What Your Kids Did at Art Camp – Week 3

I am flying to England on Sunday, so I’m writing about this week’s camp before the week is even over! I also am a little thin on photos, but I’ll update this post with more pictorial evidence later today, or you can click here.
I have been very busy, and this blog post may sound a bit muddled and rushed, but I’m glad to say that, this week’s camp was not. As usual there were many impromptu moments, and kid driven projects, and much mess was generated.

In addition to the art making, there was a sweaty game of basketball, lots of tree climbing, an afternoon running through the town sprinklers, and some raucous games of musical chairs. The weather is sweltering, the kids fade quickly every day, and we have limited most of our projects to the mornings, leaving the second half of the day to play indoor games and flop in armchairs, and on my picnic blanket. I’m surprised at just how much we have managed to get done this week.

The theme is Graphic Design, and the kids were surprised that no computers were involved , but ummm sorry, I don’t actually own fifteen computers loaded up with Adobe Creative Suite! But you don’t need a computer to learn about the fundamentals of graphic design. We talked about design in general, and how it impacts everybody’s life. We looked at public transport systems in different cities, and examined Harry Beck‘s designs for the London Underground map. The kids tried their hand at designing transit systems for the Town of Vienna, and produced simple, color coded maps for them. They realized that this is a lot harder than it actually sounds!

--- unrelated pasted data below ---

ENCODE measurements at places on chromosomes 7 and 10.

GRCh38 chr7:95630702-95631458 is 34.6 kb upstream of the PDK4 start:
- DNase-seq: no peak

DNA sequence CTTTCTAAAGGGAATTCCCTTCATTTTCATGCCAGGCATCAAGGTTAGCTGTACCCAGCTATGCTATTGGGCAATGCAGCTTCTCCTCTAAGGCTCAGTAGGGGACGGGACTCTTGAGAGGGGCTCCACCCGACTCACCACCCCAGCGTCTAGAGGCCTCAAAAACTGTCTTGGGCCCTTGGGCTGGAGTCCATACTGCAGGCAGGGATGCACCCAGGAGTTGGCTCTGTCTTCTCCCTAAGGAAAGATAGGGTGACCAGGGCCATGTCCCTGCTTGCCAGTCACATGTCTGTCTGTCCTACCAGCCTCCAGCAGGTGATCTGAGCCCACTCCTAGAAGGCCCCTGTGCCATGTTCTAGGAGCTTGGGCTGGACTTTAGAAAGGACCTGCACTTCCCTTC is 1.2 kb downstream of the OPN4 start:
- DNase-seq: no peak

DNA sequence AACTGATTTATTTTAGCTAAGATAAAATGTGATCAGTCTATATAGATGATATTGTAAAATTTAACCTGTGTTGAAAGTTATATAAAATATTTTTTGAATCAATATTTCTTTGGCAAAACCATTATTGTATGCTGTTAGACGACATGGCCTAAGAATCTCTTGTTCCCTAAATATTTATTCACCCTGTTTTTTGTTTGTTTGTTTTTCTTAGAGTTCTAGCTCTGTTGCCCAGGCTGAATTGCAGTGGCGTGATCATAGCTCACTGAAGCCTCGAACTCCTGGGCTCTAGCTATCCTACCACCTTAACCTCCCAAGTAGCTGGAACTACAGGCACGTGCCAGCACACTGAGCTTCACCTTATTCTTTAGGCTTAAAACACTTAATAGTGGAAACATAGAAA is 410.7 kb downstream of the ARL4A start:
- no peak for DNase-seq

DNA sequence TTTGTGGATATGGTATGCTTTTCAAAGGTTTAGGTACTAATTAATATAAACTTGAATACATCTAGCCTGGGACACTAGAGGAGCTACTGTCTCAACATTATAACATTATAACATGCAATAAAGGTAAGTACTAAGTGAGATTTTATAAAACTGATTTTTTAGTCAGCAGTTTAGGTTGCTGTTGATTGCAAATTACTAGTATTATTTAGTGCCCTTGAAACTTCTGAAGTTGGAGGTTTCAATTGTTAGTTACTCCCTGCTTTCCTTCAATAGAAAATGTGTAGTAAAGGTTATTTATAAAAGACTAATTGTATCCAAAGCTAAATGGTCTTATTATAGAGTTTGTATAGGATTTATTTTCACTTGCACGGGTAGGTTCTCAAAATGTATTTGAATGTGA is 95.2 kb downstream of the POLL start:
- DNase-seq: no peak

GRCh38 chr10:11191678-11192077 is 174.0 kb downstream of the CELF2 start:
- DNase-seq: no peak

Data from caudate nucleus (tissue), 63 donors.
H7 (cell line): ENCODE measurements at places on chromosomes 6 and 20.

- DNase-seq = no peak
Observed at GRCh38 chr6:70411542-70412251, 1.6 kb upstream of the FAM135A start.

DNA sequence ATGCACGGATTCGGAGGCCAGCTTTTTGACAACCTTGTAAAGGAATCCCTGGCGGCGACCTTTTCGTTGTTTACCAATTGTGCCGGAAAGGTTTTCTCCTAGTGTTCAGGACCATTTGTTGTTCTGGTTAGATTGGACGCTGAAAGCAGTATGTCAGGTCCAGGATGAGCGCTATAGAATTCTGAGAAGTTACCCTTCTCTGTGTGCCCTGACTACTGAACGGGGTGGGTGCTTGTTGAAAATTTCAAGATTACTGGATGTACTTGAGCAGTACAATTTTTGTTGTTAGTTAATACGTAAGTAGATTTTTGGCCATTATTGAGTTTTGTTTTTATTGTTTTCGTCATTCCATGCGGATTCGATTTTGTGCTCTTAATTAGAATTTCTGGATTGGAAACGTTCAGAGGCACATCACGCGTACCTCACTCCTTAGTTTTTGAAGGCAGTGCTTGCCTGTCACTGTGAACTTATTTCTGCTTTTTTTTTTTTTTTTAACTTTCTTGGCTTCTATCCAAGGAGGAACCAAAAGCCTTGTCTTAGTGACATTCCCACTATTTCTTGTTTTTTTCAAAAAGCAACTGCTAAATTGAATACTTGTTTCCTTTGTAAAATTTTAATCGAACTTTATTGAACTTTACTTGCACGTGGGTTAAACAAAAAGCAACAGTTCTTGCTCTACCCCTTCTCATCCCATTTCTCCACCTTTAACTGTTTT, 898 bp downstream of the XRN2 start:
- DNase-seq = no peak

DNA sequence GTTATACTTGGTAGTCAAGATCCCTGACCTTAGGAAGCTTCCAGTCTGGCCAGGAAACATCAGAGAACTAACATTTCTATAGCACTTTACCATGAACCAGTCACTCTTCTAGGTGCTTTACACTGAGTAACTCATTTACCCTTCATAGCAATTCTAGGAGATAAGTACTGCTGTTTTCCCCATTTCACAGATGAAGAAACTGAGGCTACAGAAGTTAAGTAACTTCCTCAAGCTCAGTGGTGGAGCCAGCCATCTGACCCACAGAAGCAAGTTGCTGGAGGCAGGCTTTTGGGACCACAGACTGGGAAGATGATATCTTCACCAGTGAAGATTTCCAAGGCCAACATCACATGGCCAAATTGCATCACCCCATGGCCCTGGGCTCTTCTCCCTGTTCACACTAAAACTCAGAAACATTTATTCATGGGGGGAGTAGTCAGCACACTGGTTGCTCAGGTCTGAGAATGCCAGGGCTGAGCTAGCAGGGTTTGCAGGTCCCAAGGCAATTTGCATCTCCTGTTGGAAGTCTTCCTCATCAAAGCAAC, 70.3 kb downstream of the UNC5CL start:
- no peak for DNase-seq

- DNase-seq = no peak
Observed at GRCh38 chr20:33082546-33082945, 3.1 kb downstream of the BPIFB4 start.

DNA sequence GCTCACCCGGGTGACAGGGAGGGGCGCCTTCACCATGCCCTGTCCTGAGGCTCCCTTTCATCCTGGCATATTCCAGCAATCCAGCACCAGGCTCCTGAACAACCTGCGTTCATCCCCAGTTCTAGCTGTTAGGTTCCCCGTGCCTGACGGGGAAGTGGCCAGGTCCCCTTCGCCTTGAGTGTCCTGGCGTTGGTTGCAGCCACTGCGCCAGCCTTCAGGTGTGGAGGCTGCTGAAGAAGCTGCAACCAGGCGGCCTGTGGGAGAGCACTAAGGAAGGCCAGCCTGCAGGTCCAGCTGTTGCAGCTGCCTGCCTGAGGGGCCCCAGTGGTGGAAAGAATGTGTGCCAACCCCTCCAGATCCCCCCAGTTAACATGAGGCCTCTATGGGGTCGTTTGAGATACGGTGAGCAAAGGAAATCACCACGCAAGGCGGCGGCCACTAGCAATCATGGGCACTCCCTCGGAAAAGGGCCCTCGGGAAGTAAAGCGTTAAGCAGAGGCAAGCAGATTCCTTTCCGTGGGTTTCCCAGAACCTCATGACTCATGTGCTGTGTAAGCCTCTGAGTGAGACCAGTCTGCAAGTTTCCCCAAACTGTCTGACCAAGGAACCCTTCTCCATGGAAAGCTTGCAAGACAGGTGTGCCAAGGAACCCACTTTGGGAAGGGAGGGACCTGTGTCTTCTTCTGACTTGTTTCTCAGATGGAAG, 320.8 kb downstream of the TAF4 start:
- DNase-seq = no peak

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After that brain boggling project, I handed out rolls of colored masking tape and the kids started to make abstract compositions inspired by their transit maps. This turned out to be a stroke of genius. If you ever have a bunch of tired and resistant kids in art class, break out the colored masking tape. I believe that the best ideas come to you when you are in a state of play, and this project is the perfect example of that – it just kept going on and on and on. The more pieces the campers produced, the more they began to understand about how the elements of design work. They were exploring and playing with scale, balance, color, value, and direction without even realizing it! This led to some color paper collage work that focused on using negative space creatively, and looking at static versus dynamic compositions. Sounds complicated, but they were really into it. Also, they started wrapping rocks in masking tape for the Vienna Rock Hunt, and were pretty good at it.

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Even the littlest kid got into it!

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Around this time, some kids were also playing around with lettering in their spare time. I brought in some sumi ink, and they happily experimented with brush lettering and calligraphy. So I changed direction and started a typography project, aided by Chip Kidd’s brilliant book on graphic design for kids. We looked at different typefaces, and discussed what they could be used for, and we also talked about color symbolism. I asked the campers to draw words so that they would make people think of their opposite meaning when they looked at them. The kids are taking a while to grasp this, but I think they are getting it, and will produce some amazing work tomorrow morning.

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Tomorrow afternoon will probably end with a LOT of cleaning up, and bribes in the form of chocolate covered Oreos, and then … it’s time to pack for London, and four weeks of good tea, great art, and old friends.

I’ll be in touch with some pictures! Happy Friday!

 

 

 

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